LC200 SparkPlug Change

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Aug 21, 2006
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Has anybody replaced the sparkplugs and coils in an LC200? I need to do mine and see the cooling lines are in the way for cylinder 8 (rear most cylinder on passenger side). I looked at the service manual online and can't tell if you need to remove the cooling bypass lines entirely or just loosen the bolts that secure them to the motor so they can be moved out of the way. Whatever it takes - it looks like a major pain in the butt.
 
Check post 777 in
What have you done to your 200 Series this week?

Once you unbolt the heater lines, you can get the socket in there and get the plug and coil pack off. It takes time and patience but can be done without removing them completely.
 
are all the heater line bolts accessible from the top of the engine? In looking at the online manual it appears one of them is at the rear of the engine block.
 
I added it here for completeness, make it easier to add to the FAQ. Please add any additional info support in this thread

From Archtaan,

Also did spark plugs. My mileage dropped to 15.5 which is low for me even on winter blend. Fresh oil, fresh air cleaner, tire pressures all good so I figured it had to be plugs.



Checked the gaps on the NGK 6619 Iridiums. (Amazon - $58 for the set) They are all pregapped and all came out to .044 which is spec!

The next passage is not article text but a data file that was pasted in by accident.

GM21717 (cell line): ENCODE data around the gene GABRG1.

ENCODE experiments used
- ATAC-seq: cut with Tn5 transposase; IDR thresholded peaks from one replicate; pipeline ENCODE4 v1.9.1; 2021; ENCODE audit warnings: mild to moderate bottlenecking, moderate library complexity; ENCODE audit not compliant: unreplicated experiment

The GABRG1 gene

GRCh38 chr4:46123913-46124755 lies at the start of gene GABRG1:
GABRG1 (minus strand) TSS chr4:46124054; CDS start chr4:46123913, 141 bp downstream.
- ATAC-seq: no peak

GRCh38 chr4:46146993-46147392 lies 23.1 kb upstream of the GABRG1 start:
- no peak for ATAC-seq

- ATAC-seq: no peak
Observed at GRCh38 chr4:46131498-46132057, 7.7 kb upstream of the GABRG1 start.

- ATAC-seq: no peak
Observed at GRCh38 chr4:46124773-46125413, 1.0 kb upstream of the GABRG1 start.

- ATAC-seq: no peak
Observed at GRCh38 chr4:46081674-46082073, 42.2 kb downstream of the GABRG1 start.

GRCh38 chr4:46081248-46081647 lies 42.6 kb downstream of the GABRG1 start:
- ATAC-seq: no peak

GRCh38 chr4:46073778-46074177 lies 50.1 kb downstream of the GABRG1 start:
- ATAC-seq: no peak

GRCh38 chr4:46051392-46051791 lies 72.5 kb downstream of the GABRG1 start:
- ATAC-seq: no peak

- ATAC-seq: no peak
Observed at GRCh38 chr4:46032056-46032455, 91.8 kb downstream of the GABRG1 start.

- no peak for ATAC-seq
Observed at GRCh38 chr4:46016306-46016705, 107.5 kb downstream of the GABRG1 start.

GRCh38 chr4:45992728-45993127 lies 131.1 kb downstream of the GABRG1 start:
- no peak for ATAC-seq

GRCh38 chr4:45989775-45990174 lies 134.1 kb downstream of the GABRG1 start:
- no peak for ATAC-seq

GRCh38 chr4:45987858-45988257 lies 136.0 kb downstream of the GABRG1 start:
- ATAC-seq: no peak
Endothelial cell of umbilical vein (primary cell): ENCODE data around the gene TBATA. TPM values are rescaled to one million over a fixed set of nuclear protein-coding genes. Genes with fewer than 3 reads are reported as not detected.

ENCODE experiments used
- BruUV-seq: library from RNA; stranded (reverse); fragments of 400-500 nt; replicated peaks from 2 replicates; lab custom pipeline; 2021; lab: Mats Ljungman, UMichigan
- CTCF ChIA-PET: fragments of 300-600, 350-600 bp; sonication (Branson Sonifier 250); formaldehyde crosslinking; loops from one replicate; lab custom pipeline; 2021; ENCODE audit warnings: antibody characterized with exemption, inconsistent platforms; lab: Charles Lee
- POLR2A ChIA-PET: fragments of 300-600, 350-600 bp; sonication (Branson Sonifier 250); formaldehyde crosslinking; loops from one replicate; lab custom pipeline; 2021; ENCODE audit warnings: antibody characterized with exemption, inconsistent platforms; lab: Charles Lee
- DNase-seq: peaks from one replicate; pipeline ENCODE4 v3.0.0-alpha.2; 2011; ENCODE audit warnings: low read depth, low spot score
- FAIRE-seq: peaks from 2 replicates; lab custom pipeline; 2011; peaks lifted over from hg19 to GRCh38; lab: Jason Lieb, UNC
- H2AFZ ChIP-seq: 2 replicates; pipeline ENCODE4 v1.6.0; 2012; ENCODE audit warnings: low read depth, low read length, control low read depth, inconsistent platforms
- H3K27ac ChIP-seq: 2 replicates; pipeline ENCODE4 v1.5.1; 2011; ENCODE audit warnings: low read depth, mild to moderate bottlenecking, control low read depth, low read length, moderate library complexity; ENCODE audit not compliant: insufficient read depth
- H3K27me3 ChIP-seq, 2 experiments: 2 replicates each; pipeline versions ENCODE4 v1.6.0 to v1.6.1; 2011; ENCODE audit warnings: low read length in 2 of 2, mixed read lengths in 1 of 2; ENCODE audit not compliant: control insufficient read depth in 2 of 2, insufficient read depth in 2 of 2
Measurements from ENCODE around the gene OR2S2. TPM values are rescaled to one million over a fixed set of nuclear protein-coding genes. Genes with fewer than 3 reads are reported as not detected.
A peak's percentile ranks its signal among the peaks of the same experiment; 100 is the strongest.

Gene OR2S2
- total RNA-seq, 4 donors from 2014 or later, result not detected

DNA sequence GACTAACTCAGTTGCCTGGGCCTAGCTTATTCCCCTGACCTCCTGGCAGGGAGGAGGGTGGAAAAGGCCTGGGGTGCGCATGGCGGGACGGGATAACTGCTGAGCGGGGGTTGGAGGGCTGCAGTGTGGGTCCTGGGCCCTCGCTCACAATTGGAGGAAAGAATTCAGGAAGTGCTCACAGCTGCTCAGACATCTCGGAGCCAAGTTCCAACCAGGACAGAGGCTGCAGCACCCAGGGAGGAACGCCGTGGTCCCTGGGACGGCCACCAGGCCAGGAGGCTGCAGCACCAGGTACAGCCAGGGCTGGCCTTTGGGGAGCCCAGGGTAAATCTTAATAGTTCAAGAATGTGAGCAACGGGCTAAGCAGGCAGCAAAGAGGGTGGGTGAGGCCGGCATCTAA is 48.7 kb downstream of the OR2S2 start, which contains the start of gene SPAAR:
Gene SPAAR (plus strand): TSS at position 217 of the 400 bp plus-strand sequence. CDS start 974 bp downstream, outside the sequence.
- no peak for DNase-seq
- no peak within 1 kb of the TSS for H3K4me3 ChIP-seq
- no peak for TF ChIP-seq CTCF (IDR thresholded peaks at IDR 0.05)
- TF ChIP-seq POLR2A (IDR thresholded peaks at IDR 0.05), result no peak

Pop the hood, disconnect battery and pull engine cover (it just lifts straight off)



Coil packs look easy to get to, but every single one had an obstruction of some sort. You will need a variety of extensions and will need to unclip and move things around.



Unbolt the coil pack (10mm nut) and unclip the connectors. I used needle nose pliers to make it easier.



After pulling the coil, I used some compressed air to clean out the tube before pulling the plugs. Use a spark plug socket with the rubber insert to help pull it out of the tube.

1st plug on drivers side out. The washers are captive on the plugs. Also, be sure to inspect the coil packs and rubber seals. Some of the plugs are really in there. You will feel like you unscrewed a 24" bolt on some of them.




Checked the gap. .0525. Could explain things. (all of the plugs gapped in this range)


Factory next to replacement


Dont forget your anti-seize before reinstalling. (Hand thread it first, then torque it) Repeat for rest of plugs. You will need to open the fuse box and slide up the wires to get to 1 of the plugs. Push the coil packs on hard and bolt the 10mm bolts back on. Make sure you get a positive click on the wire connectors as well.



Passengers side. Much more difficult. Pull the air cleaner and set to side. This lets you get to the front 3 plugs pretty easily.



Now, the firewall plug on the passenger side. Very hard to do. You have to unconnect the 3 heater hose brackets since they route directly over the plug.

10mm bolt, easy to undue. In between front 2 plugs.



12mm bolt at back of the head. Yeah, not easy. You have a very small degree of movement to get the hose out of the way to undue the bolt. You also need long needle nose pliers to unplug this clip. (top of the engine shot)



Heater hose bolt 12mm in very back of the head has to come out. About 14" of extensions and a swivel socket while trying to maneuver a wrench under the cowl.



See this really thick black wire bundle over the 2 silver tubes? Yup, the plug is under all of that and none of it wants to move.


So my tips. - Take your time, you will need to maneuver, twist and turn to get some of the coil packs out.